Gaza death toll approaches 800, no sign of ceasefire

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Though Israel's air and ground offensive on the Gaza Strip has claimed the lives of almost 800 Palestinian civilians by Thursday night, the international efforts to broker a ceasefire still have hardly showed any signs of substantial progress.

Medics said that a latest round of Israeli airstrike on Thursday hit three houses in Khan Younis in southern Gaza Strip, killing 10 Palestinians, including an infant, and injuring 15 others, raising the total death toll caused by Israel's strike to 797.

Earlier on Thursday four Israeli tanks shells hit a school that was run by the UN Relief and Works Agency for Palestine Refugees ( UNRWA) in the northern Gaza Strip town of Beit Hanoun, killing 16 civilians and wounded dozens more who were taking refuge there, medics and witnesses said. The death toll is likely to increase, as many casualties "are still in critical conditions."

Witnesses said that the four shells directly hit the school where dozens of civilians were sitting in classrooms and children playing in the yard. Beit Hanoun mayor said that the targeted school was hosting some 1,200 homeless local residents who had fled from Israeli bombardment, and that the Israeli army had previously asked them to evacuate.

"When the people were preparing to leave the school and go to another safe place, the tanks began to fire the shells and hit the school with four tanks shells that killed and wounded dozens of women and children," the mayor said.

A Hamas spokesman in Gaza later said that targeting a UNRWA school was "a big war crime. Israel will pay a very heavy price for committing all these crimes against women and children." An official with the Palestine Liberation Organization also said that attacking the school was "a big shame for humanity and for this fascist Israeli government."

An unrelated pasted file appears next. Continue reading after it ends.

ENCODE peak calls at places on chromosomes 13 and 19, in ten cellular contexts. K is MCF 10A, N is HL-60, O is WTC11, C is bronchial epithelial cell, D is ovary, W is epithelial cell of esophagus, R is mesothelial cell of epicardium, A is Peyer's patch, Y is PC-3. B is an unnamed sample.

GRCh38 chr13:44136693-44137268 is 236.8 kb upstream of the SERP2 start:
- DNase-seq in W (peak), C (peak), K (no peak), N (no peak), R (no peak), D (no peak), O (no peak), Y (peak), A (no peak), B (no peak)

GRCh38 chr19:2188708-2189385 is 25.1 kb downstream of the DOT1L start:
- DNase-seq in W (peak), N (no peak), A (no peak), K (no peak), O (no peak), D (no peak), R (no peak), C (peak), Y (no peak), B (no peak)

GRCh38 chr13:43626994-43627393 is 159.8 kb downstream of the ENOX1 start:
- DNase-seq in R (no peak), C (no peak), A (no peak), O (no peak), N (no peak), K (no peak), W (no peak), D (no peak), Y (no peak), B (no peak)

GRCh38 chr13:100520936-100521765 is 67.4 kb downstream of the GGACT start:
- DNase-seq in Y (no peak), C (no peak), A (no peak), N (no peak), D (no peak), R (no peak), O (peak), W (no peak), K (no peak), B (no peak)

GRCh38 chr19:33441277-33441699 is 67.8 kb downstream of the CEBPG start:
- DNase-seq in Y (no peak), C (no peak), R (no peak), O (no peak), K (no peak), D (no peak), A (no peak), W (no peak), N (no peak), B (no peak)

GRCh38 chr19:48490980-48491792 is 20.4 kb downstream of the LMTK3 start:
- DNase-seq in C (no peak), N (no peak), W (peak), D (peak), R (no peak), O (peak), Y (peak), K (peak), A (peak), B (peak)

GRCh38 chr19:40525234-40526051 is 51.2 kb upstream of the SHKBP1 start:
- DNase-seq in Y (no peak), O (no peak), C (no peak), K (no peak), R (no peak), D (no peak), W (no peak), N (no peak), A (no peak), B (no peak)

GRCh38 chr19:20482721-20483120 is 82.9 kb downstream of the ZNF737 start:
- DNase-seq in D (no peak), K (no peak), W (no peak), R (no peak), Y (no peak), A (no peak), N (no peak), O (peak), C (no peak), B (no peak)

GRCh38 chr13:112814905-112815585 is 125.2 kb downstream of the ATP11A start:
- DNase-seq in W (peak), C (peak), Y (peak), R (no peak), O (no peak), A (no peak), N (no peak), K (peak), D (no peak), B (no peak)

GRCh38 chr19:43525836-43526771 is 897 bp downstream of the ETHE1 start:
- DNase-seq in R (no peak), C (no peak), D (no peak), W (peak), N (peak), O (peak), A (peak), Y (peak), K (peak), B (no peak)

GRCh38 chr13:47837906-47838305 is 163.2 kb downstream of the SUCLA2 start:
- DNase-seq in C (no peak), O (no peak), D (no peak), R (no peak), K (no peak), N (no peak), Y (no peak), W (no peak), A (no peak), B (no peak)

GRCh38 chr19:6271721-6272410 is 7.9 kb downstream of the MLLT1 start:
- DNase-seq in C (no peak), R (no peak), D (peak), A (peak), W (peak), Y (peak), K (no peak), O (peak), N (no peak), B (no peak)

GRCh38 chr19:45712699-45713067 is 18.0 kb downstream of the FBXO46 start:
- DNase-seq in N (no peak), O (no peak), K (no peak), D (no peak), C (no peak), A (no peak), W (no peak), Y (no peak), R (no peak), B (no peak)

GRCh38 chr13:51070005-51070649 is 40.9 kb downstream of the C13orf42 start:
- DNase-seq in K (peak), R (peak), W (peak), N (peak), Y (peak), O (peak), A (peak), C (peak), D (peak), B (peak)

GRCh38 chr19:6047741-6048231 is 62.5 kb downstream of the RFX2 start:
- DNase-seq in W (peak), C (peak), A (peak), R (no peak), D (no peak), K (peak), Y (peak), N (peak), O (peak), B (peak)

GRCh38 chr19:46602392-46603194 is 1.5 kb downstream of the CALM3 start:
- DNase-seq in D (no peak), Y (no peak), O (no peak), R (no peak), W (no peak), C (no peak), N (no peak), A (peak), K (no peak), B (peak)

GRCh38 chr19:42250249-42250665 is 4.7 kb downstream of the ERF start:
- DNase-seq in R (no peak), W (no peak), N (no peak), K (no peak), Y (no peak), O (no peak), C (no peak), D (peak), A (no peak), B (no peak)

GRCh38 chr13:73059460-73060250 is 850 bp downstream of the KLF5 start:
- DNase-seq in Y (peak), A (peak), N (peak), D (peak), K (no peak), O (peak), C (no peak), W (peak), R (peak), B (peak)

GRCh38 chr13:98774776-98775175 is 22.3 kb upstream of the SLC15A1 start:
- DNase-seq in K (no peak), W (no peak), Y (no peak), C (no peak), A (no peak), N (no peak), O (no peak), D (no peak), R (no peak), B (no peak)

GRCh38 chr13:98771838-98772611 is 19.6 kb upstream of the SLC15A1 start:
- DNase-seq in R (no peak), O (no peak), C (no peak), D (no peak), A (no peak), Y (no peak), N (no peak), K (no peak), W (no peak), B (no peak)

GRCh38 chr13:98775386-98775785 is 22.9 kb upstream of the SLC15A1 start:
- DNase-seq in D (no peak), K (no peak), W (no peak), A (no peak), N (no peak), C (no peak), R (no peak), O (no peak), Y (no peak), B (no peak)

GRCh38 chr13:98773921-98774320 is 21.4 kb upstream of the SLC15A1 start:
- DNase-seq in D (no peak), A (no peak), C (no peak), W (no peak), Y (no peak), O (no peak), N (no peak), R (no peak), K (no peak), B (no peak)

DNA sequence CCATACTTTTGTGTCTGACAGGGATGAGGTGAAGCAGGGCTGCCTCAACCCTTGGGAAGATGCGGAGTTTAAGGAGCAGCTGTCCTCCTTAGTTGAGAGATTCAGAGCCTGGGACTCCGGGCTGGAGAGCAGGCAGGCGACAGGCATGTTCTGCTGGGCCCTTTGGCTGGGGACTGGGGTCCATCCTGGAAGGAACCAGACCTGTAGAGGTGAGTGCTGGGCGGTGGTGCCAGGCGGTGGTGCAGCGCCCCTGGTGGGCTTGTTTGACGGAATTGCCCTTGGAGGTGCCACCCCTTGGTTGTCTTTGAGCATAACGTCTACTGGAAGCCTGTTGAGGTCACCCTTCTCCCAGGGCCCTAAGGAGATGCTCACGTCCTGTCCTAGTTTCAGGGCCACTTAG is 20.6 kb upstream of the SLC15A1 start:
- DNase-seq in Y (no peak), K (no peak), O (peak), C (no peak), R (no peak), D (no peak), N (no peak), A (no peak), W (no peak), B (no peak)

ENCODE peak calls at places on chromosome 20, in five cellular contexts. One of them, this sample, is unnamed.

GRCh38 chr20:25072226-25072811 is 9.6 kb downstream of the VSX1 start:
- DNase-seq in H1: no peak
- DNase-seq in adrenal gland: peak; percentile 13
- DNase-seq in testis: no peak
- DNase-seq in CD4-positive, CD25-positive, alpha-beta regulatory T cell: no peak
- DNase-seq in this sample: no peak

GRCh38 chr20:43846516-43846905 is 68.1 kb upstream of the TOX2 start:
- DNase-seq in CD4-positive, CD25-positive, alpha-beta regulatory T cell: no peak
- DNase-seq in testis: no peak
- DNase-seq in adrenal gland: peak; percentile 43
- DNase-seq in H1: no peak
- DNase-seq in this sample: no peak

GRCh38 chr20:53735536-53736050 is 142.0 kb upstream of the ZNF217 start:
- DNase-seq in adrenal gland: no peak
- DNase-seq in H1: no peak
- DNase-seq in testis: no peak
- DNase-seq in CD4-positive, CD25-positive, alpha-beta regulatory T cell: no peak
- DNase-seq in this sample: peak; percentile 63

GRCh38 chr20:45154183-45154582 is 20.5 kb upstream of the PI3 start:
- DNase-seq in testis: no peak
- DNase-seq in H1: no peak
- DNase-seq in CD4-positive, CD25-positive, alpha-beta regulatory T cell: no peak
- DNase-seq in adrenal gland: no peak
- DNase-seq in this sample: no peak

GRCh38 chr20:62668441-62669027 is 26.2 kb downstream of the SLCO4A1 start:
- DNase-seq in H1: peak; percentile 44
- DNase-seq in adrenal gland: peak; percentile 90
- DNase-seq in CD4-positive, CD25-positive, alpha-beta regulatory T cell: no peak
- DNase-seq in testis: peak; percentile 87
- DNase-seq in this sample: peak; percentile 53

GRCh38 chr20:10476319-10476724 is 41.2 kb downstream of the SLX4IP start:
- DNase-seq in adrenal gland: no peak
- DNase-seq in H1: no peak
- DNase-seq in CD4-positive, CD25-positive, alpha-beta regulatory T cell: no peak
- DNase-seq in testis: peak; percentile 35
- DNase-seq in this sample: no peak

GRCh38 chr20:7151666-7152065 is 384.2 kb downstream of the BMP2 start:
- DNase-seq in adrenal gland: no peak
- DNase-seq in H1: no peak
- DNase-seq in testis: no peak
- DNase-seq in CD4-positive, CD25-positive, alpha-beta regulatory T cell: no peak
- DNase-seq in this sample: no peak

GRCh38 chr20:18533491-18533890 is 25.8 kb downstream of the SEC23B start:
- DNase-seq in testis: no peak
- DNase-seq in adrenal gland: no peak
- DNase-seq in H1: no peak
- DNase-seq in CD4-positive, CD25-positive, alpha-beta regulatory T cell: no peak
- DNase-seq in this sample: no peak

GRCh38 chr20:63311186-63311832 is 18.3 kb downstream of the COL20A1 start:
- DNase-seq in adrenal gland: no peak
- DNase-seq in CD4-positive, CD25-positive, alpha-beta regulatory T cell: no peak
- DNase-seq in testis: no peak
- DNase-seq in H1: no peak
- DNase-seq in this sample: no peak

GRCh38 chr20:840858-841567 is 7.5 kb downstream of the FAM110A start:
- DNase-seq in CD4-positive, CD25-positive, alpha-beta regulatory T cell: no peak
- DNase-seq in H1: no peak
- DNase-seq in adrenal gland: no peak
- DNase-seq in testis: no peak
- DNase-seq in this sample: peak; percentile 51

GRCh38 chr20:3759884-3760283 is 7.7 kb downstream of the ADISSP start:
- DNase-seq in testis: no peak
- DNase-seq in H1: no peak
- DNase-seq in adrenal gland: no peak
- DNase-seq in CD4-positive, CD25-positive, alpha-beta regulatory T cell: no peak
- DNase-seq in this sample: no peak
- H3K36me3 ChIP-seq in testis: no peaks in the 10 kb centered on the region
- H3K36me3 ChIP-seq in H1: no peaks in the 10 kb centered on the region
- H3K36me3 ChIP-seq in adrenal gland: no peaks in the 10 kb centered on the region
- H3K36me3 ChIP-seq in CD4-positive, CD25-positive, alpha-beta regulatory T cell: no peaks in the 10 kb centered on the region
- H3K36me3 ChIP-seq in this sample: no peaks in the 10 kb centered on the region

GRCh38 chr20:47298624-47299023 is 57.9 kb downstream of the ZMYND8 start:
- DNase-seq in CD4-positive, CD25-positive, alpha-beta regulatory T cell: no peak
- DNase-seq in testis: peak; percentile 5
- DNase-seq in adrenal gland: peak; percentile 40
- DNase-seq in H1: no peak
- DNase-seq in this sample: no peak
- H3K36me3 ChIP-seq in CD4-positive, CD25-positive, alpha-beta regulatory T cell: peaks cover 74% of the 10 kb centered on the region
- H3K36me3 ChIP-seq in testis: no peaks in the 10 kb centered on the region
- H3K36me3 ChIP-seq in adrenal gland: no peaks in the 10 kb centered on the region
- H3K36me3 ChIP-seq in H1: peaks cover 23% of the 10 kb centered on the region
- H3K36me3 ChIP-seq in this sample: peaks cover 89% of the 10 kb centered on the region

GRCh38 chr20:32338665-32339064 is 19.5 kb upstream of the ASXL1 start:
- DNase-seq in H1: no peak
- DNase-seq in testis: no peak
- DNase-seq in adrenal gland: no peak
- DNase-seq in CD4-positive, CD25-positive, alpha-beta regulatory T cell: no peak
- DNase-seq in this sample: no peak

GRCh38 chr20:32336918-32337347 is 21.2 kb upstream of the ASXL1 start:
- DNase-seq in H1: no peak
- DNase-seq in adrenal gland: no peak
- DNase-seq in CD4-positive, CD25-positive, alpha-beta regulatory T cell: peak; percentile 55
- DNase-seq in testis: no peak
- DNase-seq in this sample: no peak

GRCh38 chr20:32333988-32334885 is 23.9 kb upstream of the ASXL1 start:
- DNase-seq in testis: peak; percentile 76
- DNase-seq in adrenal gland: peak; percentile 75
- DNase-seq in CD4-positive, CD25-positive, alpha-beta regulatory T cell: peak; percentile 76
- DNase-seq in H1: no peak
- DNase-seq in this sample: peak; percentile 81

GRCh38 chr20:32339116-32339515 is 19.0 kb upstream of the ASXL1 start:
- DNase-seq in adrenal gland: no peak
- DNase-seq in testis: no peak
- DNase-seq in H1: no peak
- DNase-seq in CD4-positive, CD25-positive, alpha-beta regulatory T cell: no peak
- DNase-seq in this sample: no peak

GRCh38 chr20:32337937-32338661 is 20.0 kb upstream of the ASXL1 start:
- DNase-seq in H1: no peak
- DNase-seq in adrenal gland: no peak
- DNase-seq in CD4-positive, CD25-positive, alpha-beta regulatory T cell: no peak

But the Israeli military said on Thursday night that the strike on the school was in retaliation to the shooting at them from the vicinity of the school. Initial inquiries into the incident showed that militants opened fire from the school area at Israeli soldiers who later responded with heavy fire, the Israeli military added. The military Spokesperson's Unit said the army had warned civilians to evacuate from the area and even authorized a humanitarian time window for evacuation, but "Hamas prevented the civilians from leaving it and once again used their infrastructure and international symbols as human shields."

Later UN Secretary-General Ban Ki-moon said he was "appalled" by the attack which "underscores the imperative for the killing to stop -- and to stop now." He said among the dead were "women and children, as well as UN staff."

The Health Ministry in Gaza said on Thursday that the ongoing Israeli offensive on the strip, which started in July 8, has already killed at least 797 Palestinians, two thirds being civilians including women and children, and wounded more than 5, 000 others. Earlier on Wednesday the UN human rights agency decided to form a committee to look into possible Israeli war crimes in Gaza.

Also on Thursday Israel arrested some 150 alleged Hamas members in Gaza's Rafah area near the border with Egypt, a military spokesperson said. Though Israel has also lost four civilians and 28 troops since its military operation in Gaza started over two weeks ago, its Defense Minister Moshe Ya'alon said he instructed the troops on Wednesday to prepare for a wider ground war.

Despite the mass civilian casualties in Gaza, the ongoing international efforts to broker a ceasefire between Israel and Hamas-led militants still seemed to have not yielded any substantial progress.

U.S. Secretary of State John Kerry arrived in Jordan on Thursday to discuss the latest developments in Gaza. Both sides of the meeting voiced their support to Egypt in brokering a ceasefire and underlined the need for continued coordination in the progress. Kerry was earlier in Egypt and Israel to push for a truce in Gaza.

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